Historic Ruling: LGBTQ+ Workers are Finally Protected Under Title VII
On June 15th, the United States Supreme Court changed the fabric of federal employment
law. The new Bostock v. Clayton County (1) holding brings LGBTQ+ employees within Title VII’s
protection from discrimination based on sex. The decision offers much-needed legal protection
from workplace discrimination against sexual minorities.
Employment Discrimination Under Title VII
The Civil Rights Act of 1964, better known as Title VII, prohibits employment discrimination based on race, color, religion, sex, or national origin. The case City of L.A. Dep't of Water & Power v. Manhart (2) provided a simple test for determining if there was sex discrimination under Title VII. Under the Manhart test, a court asks if an employer treated an employee “in a manner which but for that person's sex would be different." Whether Title VII’s prohibition on sex discrimination should also protect employees from discrimination based on their sexual orientation or gender identity is a question that has divided lower courts. Federal courts within the 4th Circuit (which includes North Carolina) have consistently refused to extend Title VII protections to LGBTQ+ workers.
On the contrary, more liberal courts such as the 7th Circuit (which includes states Illinois, Wisconsin, and Indiana) have found that firing an employee for marrying the same sex is essentially punishing someone for failing to conform to a gender stereotype, which constitutes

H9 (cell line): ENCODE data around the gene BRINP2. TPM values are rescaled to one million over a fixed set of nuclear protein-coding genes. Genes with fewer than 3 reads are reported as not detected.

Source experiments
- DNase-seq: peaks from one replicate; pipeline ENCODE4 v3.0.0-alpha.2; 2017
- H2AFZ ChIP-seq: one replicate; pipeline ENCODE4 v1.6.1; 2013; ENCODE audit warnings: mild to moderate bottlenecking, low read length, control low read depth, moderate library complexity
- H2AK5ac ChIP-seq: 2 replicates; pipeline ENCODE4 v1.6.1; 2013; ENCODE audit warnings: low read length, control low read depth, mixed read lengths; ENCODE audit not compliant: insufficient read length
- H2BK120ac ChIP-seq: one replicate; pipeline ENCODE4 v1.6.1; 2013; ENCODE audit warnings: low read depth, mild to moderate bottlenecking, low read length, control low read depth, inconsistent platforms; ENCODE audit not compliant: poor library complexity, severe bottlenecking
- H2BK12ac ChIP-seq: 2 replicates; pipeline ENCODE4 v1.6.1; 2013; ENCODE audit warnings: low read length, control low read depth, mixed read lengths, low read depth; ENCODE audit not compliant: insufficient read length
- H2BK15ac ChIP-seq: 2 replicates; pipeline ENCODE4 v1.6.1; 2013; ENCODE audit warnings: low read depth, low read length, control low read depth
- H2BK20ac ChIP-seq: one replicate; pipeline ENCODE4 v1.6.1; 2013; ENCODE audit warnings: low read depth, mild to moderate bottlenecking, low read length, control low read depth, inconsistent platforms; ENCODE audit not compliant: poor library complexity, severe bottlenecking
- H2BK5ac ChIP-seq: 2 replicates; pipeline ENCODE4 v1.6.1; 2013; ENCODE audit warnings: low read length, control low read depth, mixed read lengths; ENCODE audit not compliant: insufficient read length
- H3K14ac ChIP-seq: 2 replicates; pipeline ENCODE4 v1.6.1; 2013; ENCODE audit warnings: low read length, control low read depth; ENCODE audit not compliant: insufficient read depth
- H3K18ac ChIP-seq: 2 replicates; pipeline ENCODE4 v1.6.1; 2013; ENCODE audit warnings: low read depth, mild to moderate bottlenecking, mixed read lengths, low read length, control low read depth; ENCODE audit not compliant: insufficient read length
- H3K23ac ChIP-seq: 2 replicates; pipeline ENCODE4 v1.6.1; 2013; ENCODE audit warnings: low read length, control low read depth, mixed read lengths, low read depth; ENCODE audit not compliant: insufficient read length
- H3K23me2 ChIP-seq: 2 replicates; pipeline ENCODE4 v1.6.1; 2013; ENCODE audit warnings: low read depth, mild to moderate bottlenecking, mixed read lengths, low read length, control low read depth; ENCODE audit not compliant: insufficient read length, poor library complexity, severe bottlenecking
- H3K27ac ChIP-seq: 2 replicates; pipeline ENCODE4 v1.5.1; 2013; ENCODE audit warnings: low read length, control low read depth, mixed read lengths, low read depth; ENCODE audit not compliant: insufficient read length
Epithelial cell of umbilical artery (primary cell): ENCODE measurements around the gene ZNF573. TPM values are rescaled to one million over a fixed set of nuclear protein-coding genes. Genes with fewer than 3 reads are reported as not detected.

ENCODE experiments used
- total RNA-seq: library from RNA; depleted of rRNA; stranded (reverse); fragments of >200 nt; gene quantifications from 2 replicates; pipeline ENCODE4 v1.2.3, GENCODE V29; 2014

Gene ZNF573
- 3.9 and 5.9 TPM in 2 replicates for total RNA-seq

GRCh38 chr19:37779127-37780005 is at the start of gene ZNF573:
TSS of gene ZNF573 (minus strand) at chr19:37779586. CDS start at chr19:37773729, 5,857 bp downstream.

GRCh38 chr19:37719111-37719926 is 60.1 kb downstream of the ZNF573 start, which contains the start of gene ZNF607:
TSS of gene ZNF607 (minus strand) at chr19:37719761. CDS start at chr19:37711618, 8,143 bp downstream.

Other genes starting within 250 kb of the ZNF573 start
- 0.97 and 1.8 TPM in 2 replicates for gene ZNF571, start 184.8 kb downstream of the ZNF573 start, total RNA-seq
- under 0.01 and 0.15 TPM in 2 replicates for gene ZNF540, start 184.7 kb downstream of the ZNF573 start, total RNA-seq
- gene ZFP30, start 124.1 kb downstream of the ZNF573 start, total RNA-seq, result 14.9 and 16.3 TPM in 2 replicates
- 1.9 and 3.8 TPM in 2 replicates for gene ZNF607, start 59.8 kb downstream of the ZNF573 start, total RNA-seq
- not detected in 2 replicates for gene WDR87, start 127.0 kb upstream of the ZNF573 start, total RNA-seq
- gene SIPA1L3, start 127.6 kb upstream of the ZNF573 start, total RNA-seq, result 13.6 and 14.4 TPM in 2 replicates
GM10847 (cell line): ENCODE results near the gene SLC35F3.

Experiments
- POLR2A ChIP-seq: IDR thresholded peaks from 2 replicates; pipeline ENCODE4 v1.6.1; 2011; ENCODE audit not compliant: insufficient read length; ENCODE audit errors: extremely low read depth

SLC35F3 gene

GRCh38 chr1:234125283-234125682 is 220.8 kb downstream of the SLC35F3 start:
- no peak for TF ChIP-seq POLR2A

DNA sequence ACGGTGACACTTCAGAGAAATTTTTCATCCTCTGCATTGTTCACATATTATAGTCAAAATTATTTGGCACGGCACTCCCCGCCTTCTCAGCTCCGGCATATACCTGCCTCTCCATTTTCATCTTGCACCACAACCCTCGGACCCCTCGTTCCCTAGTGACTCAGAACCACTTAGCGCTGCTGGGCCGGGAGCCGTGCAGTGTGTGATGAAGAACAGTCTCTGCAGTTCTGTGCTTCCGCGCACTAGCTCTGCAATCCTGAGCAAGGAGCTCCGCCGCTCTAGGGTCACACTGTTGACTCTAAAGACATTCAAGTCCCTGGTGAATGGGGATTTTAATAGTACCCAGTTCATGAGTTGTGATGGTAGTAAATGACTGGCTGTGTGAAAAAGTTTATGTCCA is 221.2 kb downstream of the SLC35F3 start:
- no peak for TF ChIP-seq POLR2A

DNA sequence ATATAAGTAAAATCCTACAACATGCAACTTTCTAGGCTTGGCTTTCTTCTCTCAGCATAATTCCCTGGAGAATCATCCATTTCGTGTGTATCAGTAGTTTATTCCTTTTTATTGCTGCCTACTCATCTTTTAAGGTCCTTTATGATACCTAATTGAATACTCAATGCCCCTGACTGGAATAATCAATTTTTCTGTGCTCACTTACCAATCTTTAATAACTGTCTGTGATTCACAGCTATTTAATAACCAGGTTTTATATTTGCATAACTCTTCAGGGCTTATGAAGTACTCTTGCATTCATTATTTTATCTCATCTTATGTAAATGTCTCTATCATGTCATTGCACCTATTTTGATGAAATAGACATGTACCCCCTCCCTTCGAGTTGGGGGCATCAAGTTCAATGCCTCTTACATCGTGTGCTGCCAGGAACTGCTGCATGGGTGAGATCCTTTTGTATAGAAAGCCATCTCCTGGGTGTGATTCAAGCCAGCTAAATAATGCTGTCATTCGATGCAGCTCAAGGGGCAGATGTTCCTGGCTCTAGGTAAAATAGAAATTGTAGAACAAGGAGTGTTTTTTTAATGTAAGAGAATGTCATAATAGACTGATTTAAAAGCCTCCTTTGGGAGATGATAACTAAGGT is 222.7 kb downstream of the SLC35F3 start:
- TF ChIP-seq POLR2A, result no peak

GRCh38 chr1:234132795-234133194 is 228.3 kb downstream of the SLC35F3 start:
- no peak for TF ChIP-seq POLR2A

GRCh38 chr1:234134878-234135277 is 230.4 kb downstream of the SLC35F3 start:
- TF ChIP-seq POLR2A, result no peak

unlawful sex discrimination under Title VII. Because the federal circuit courts divided over this issue, among other reasons, the Supreme Court granted certiorari to hear the Bostock case and
resolve the schism.
The lack of protection for the LGBTQ+ community, in general, has led to discriminatory
policies and agendas. One of the most famous examples is the North Carolina HB 2 law that
barred transgender individuals from using the bathroom that corresponds to their gender identity. With North Carolina courts refusing to recognize gender identity and sexual orientation
discrimination as sex discrimination, LGBTQ+ North Carolinians were unable to get legal relief
against HB 2. Even with the repeal of HB 2, LGBTQ+ rights nationwide continue to remain at
risk. The new Bostock holding ensures that sexual minorities at least have legal protection from
The Majority’s Holding
In a 6 to 3 decision, the Supreme Court held that Title VII protects sexual orientation and
gender identity. Justice Neil Gorsuch wrote the majority opinion. The majority reasoned that
when an employer treats an employee differently, due to sexual orientation or gender identity
that unfair treatment is based on an employee’s sex, which Title VII prohibits. The Court further
held that the language of Title VII unambiguously protects LGBTQ+ workers from adverse
What It Means for LGBTQ+ Employees
The historic holding from the Supreme Court means that LGBTQ+ workers can now hold
employers accountable for discriminatory treatment. Specifically, employers can be liable for
any adverse employment action taken against an employee because of sexual orientation or
gender identity. The ruling may also have an impact on other constitutional legal principles. For
example, under the 5th and 14th Amendments, federal courts place greater scrutiny on laws that might be discriminatory based on sex. With the Supreme Court’s recognition that Title VII’s
protected class of “sex” includes LGBTQ+ employees, courts may begin to place greater scrutiny
on laws that unfairly treat sexual minorities. More protection from the federal courts would
finally start to protect LGBTQ+ individuals from blatant discriminatory federal policies, public
school directives, and state laws.
The Supreme Court’s pivotal ruling in Bostock will change the foundation of American
constitutional law. Moreover, the decision will hopefully cause a ripple effect on state and
federal policies that still unfairly marginalize the LGBTQ+ community.
(1) Bostock v. Clayton County, 590 U.S. ____ (2020).
(2) City of L.A. Dep’t of Water & Power v. Manhart, 435 U.S. 702, 711 (1978).